(There are other aviation taxes on aviation, such as the Federal Excise Tax and head or ticket tax, which commercial operators pay along with a lower fuel tax than non-commercial operators pay. I think these other taxes could be elimintated and the fuel tax be made uniform for everyone, but that’s a whole other discussion.)

AINonline’s Readers Speak Out

For a month or so, AINonline’s Reader Poll asked readers, “How critical would a $100 user fee on all IFR flights be to U.S. aviation?” Some 164 readers responded.

Eighty-six percent of respondents agreed that user fees would be “Absolutely devastating. The industry needs to fight user fees at all costs” (55 percent); “An additional burden that the industry doesn’t need in this economic climate” (24 percent); or “A serious concern, but I think the industry has bigger fish to fry right now” (7%). Six percent felt that user fees would be “Somewhat bothersome, but we should be able to live with this relatively small expense;” and the remaining 7 percent believe “The aviation industry needs to play its part and a user fee is one way to provide revenue to help reduce the country’s deficit.”

So it seems clear that a large majority of AINonline readers who responded to this poll don’t have much love for user fees.

Want to make your opinions known?

You will find AINonline’s current online reader poll about halfway down on the right side of the homepage .

And feel free to make a comment on any AINonline article at any time.

Photo: koratmember/FreeDigitalPhotos.net

 

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Chic Myers
on December 13, 2011 - 6:54pm

The little understood fact about user fees is the cost of collection. Today, fuel tax is collected at the pump when we purchase fuel. The FBO's remit the tax monthly in a very efficient system that has been in place for decades. As a roiutine matter the IRS need audit only 2,500 FBO's to insure that all the tax is being paid ... a relatively simple process.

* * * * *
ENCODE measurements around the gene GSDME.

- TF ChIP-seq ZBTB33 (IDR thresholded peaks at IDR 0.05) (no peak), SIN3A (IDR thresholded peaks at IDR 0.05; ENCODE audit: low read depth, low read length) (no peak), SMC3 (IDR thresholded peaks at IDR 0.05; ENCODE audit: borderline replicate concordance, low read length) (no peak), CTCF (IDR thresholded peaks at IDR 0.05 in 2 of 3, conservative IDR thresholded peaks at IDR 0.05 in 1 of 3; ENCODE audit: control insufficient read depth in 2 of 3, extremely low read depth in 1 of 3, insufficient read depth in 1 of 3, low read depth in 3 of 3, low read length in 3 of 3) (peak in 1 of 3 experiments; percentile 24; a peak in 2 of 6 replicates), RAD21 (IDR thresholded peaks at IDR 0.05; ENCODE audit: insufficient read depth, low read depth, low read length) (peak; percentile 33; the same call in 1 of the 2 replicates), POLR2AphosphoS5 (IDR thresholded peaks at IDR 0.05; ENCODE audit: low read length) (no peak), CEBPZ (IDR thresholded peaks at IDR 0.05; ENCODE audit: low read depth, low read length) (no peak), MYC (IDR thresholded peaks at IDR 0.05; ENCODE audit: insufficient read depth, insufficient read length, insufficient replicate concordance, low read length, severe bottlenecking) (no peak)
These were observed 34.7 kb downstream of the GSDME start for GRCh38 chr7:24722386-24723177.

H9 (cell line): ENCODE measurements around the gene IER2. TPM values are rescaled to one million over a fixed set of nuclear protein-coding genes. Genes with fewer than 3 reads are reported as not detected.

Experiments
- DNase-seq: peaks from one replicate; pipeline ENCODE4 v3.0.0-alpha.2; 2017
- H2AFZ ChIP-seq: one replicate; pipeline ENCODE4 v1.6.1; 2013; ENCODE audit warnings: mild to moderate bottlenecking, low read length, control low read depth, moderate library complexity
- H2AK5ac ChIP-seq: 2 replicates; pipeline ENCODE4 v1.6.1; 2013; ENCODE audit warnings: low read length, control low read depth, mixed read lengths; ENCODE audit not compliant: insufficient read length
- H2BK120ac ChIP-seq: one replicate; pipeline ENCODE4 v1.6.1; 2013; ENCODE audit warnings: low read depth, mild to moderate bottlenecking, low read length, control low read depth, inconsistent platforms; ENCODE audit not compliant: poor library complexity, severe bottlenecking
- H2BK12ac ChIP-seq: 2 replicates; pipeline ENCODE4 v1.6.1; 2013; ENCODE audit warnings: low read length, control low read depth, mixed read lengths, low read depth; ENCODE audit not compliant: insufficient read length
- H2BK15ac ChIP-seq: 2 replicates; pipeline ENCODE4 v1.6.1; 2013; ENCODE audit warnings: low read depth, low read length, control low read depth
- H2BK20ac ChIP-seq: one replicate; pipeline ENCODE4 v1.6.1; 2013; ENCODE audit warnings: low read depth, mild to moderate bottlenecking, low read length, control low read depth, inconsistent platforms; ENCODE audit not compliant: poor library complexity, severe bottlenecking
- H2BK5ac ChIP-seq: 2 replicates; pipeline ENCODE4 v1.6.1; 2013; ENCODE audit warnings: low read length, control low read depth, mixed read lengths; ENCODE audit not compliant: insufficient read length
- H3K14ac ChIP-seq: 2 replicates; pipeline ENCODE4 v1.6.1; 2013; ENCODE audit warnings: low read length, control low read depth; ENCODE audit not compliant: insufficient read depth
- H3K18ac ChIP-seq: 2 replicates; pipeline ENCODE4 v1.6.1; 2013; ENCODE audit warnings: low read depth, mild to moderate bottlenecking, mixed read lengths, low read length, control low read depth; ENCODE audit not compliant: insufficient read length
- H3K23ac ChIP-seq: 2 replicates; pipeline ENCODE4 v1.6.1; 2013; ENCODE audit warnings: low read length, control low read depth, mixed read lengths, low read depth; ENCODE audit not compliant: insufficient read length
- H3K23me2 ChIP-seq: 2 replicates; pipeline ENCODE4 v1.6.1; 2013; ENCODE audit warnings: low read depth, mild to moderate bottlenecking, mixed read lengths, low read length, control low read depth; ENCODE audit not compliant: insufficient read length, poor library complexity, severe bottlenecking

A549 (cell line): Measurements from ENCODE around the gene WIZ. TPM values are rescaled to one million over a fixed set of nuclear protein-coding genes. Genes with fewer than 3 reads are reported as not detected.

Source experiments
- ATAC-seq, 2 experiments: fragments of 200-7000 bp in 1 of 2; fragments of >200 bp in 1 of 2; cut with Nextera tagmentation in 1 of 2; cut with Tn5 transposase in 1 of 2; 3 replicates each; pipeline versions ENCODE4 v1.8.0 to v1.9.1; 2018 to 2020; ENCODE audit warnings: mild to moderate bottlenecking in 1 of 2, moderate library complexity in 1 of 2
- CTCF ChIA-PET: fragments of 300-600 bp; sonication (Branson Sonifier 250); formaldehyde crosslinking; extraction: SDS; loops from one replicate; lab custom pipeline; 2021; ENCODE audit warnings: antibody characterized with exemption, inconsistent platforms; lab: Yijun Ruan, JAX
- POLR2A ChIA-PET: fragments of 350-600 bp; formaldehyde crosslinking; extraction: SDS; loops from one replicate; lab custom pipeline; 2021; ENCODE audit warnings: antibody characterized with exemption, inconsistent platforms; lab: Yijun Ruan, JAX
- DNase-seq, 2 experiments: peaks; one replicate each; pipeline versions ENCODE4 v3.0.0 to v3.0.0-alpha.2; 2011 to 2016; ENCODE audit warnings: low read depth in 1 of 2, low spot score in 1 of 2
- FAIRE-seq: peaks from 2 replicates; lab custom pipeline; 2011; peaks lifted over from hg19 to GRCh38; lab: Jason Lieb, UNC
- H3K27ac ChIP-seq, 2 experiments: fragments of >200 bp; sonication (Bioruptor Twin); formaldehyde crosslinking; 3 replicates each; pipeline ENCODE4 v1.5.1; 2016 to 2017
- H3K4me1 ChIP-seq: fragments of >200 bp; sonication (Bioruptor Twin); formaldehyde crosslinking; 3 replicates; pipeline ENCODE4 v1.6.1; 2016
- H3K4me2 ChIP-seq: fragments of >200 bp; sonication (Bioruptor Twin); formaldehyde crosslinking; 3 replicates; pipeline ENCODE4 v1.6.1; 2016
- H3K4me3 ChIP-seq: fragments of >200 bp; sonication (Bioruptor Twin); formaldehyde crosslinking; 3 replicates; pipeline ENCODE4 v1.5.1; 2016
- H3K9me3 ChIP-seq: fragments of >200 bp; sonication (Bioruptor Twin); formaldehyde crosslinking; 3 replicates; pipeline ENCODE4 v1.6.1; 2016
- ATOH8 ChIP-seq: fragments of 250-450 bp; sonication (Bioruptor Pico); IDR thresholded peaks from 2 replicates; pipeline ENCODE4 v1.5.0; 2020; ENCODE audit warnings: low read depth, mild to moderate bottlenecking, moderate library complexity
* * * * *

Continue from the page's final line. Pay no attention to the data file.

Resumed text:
User fees will be collected from each pilot of each aircraft for each flight. It will take an army of IRS agents to locate and bill for the fee thus significantly diluting the amount collected. If they demand payment when you file a flight plan many pilots will simply NOT FILE and seriously degrade safety and possible search efforts. The system is not broken and this concept will guarantee to break it.

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Brad Peterson
on December 21, 2011 - 9:18am

Not only will there be an impetus to not file, misreporting of type/weight of aircraft will tempt operators to skinny down their fees. Not filing will certainly degrade safety, as certainly as scud running does everywhere. Do yourself a favor and follow the link above to Canada's fee calculator (the link takes you to the fee calculator), then look at the "Customer Guide to Charges" which attempts to explain the charges, whether it be for the little guy or big guy. I couldn't sit through all 52 pages of it.

Now extrapolate that up to what the US equivalent would be like, especially with its tendency to introduce additional complexity on an annual basis. This will be the aeronautical equivalent of the US tax code within a decade. But hey, think of all the government jobs created,,,